The 2017-2018 campaign is going to feature positional battles at almost every spot on the Sacramento Kings roster. A lack of upper-level talent, coupled with the hodgepodge of end-of-the-road veterans and inexperienced players, has everyone wondering who’s going to be given playing time right off the bat, and who’s going to have to earn every minute on the floor.
While the starting lineup will almost certainly change several times throughout the year, Dave Joerger’s opening night group may very well indicate his balance between trying to win games and his focus on developing the youth. Will he trust the young guys early on or will he lean too heavily on veterans to try and play less chaotically? Who’s going to find themselves in his good graces early and which player will be frustrated with his lack of court time?
His choices will affect the on-court production, wins and losses, chemistry in the locker room, lottery positioning, and possibly even trade requests later in the year.
Without further ado, here’s who I believe will be starting for the Kings on October 18th.
PG: George Hill
This was an easy pick. Hill is the best player on the Kings, the only quality starter on the roster, and simply has to beat out two rookies for the job. The former Utah Jazz member will run a clean game on offense, eliminate careless turnovers, and can defend either guard position, which should help his projected backcourt partner immensely.
SG: Buddy Hield
Hield earned the right to be the de facto starting shooting guard through his play in the latter part of the year. In fact, I would even say he showed a lot of promise at the end of last season. As a starter in Sactown, he averaged 16 points and 4.6 rebounds per game (7th best in the NBA among shooting guards), while also recording two assists and shooting 41% from deep. He’s a scoring machine, and while his defense and decision-making both need quite a bit of work, his ability to put the ball in the bucket will provide a ton of value for a team who will regularly struggle to score. He will easily lead Sacramento in the scoring column throughout the year.
SF: Garrett Temple
Aside from the #15 overall pick, Justin Jackson, Sacramento doesn’t have a true small forward on the depth chart. Vince Carter, Bogdan Bogdanovic, the aforementioned Justin Jackson, and Malachi Richardson could all theoretically be slotted into the starting wing spot, but Temple is probably the most versatile player who can man the position. With Hield’s lack of consistency as a secondary ball-handler, Temple can act as an escape valve if George Hill is pressured, and his ability to guard both shooting guards and small forwards will also alleviate some defensive duties from Buddy Hield. The versatility of Hill and Temple’s defensive abilities will allow our young shooting guard to take on the least offensively talented player between the opposing team’s 1-3 spots.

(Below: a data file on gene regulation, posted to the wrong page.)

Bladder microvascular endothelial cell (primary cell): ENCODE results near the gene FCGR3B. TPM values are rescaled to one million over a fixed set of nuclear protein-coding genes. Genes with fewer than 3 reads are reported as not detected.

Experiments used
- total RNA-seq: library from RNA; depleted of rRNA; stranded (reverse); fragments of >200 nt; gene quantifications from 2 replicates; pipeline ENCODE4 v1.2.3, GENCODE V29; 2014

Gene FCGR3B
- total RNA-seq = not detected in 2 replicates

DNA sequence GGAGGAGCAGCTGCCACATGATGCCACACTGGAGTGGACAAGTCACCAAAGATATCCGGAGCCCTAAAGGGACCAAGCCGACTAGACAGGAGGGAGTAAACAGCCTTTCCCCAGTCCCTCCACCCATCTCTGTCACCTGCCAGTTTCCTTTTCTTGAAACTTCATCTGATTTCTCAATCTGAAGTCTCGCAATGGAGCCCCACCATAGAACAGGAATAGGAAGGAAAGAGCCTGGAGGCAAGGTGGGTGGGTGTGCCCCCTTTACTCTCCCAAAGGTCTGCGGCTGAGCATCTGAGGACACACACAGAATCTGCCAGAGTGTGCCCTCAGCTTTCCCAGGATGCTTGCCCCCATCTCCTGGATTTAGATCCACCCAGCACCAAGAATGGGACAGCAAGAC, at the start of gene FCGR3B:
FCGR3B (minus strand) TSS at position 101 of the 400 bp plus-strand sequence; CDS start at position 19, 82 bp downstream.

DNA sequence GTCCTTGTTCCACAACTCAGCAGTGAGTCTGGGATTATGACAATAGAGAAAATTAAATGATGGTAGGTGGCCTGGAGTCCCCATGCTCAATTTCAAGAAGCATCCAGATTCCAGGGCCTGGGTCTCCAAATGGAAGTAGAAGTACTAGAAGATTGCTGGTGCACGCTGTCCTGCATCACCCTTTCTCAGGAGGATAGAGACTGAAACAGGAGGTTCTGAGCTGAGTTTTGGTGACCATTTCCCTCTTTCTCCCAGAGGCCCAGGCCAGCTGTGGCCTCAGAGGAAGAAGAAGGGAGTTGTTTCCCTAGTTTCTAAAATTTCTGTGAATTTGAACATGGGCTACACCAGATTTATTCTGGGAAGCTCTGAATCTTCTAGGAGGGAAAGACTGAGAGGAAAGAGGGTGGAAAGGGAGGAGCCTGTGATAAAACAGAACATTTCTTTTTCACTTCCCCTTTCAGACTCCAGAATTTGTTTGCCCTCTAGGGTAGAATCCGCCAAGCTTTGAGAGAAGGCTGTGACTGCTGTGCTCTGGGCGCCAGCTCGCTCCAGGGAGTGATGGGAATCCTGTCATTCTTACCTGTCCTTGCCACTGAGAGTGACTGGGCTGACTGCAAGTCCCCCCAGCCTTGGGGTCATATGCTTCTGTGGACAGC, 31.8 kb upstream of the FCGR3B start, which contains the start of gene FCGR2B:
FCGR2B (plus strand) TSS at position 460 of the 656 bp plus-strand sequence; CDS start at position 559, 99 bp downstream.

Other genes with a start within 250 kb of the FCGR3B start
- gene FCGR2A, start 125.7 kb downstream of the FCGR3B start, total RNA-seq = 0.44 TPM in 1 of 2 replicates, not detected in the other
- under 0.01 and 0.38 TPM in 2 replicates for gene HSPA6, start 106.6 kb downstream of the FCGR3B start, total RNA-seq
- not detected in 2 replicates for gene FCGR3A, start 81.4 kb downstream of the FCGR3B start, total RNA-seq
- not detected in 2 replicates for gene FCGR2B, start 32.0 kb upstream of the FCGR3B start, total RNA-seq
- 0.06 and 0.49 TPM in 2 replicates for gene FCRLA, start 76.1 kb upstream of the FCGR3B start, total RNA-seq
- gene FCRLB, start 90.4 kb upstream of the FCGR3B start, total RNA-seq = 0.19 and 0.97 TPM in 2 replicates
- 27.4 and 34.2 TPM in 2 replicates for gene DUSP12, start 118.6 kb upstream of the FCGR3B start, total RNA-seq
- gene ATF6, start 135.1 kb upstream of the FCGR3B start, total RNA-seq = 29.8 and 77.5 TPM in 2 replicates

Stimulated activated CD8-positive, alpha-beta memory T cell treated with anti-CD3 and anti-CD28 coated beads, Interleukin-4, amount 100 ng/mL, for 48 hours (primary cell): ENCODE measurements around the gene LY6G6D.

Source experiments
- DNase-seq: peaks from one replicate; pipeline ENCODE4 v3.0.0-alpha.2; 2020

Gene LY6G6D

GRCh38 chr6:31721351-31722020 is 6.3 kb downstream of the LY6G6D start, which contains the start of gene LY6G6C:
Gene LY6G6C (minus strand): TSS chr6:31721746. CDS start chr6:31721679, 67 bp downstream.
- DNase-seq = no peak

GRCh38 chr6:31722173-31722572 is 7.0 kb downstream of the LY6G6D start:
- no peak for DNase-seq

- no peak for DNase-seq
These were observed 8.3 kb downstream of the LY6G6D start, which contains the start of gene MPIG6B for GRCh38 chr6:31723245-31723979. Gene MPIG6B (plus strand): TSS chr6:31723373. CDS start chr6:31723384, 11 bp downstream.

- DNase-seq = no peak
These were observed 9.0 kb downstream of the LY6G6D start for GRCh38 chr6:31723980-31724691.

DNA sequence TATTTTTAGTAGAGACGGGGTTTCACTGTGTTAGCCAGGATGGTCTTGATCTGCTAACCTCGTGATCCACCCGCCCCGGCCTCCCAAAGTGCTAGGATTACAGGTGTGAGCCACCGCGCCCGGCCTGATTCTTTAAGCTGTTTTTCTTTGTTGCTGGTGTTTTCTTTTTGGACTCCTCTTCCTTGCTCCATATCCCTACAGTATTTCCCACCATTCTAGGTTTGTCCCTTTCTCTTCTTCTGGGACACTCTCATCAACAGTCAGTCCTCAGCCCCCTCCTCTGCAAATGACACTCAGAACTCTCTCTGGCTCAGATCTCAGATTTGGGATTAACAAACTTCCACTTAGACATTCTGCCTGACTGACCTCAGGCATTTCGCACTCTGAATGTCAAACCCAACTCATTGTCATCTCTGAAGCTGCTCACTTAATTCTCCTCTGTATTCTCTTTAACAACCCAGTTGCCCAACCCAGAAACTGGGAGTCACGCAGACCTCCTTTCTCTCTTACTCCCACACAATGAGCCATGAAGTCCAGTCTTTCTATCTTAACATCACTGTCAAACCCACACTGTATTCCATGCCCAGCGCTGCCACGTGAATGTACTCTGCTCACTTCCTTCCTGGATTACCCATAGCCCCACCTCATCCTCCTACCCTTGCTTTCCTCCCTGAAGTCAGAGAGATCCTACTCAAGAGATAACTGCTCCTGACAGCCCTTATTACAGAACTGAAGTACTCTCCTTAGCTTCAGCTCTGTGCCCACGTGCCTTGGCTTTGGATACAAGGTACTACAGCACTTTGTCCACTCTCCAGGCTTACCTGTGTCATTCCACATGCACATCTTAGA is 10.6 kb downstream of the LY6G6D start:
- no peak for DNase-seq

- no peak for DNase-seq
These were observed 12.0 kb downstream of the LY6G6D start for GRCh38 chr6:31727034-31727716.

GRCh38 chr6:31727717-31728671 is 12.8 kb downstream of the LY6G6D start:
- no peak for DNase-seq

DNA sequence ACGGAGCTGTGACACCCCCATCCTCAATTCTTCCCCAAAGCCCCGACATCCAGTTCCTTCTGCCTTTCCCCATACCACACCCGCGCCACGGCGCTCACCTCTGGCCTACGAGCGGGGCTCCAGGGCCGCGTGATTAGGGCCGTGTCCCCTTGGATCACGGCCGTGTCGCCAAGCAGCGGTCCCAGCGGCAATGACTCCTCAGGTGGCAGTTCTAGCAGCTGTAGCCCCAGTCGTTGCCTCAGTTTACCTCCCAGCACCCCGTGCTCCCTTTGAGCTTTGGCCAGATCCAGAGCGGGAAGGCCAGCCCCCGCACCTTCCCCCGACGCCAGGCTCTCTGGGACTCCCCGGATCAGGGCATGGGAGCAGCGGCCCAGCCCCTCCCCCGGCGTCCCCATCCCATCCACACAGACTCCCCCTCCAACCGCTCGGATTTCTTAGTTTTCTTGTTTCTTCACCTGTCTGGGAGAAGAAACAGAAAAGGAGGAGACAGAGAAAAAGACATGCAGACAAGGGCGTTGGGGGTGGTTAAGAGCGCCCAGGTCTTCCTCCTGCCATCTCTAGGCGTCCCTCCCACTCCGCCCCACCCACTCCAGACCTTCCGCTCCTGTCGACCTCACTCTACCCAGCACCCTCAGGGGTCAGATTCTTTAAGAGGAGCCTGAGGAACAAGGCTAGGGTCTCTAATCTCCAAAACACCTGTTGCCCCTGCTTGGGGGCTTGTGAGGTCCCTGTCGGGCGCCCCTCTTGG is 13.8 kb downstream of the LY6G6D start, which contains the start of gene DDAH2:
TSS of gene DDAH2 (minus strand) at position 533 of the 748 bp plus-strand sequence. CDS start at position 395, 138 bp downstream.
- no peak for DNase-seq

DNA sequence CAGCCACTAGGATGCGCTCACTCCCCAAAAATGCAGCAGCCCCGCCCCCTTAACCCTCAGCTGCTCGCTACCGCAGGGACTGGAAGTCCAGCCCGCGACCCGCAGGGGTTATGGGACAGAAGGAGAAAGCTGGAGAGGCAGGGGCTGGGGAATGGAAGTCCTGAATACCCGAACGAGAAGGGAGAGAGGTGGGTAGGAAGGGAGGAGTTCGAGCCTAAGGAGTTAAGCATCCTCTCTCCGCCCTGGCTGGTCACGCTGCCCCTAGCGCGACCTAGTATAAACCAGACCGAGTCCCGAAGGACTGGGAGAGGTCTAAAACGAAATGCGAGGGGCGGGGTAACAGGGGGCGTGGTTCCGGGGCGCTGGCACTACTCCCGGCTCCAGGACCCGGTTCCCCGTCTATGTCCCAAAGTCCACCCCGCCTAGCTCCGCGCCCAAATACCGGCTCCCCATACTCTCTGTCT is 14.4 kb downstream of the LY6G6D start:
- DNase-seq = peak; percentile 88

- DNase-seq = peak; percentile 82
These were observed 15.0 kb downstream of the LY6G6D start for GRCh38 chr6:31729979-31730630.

PF: Skal Labissiere
Assuming our head coach doesn’t roll with the always depressing two-center lineup that he seemed to love last season, Skal Labissiere shouldn’t have too much in the way of competition at power forward. Zach Randolph may very well be suspended for the first couple of games, and even if he’s not, Z-Bo is a 36-year old inefficient scorer who was a negative on the defensive end of the floor last season. His only other competitor, Harry Giles, didn’t play a minute of Summer League basketball and is projected to spend the majority of the year over in Reno developing his game. Unless Skal has totally dropped the ball in his development and work ethic this past offseason, expect to see him as one of the starting crew against the Rockets.
C: Willie Cauley-Stein
Out of all of the positional battles, Kosta Koufos vs Willie Cauley-Stein is probably the biggest question mark headed into October. The former is a steady hand who brings exactly the same contributions on a nightly basis, while the latter has an incredibly high ceiling and has shown flashes of being a competent starter. The duo of Labissiere and Cauley-Stein certainly leaves something to be desired when it comes to physicality and bulk, but the thin towers can also overcome that disadvantage through pure athleticism and length. He’ll lose the privilege of starting games if his rebounding numbers are as poor as last year’s start, but Willie Cauley-Stein should be in the opening lineup to begin the season.
What do you think? Does the most expensive rookie in history, Bogdan Bogdanovic, have a shot at taking the spot from Temple or Hield? Will Dave Joerger rely on his veterans to begin the year? Can Willie Cauley-Stein beat out old faithful in Kosta Koufos?
Who do you believe will be starting on October 18th?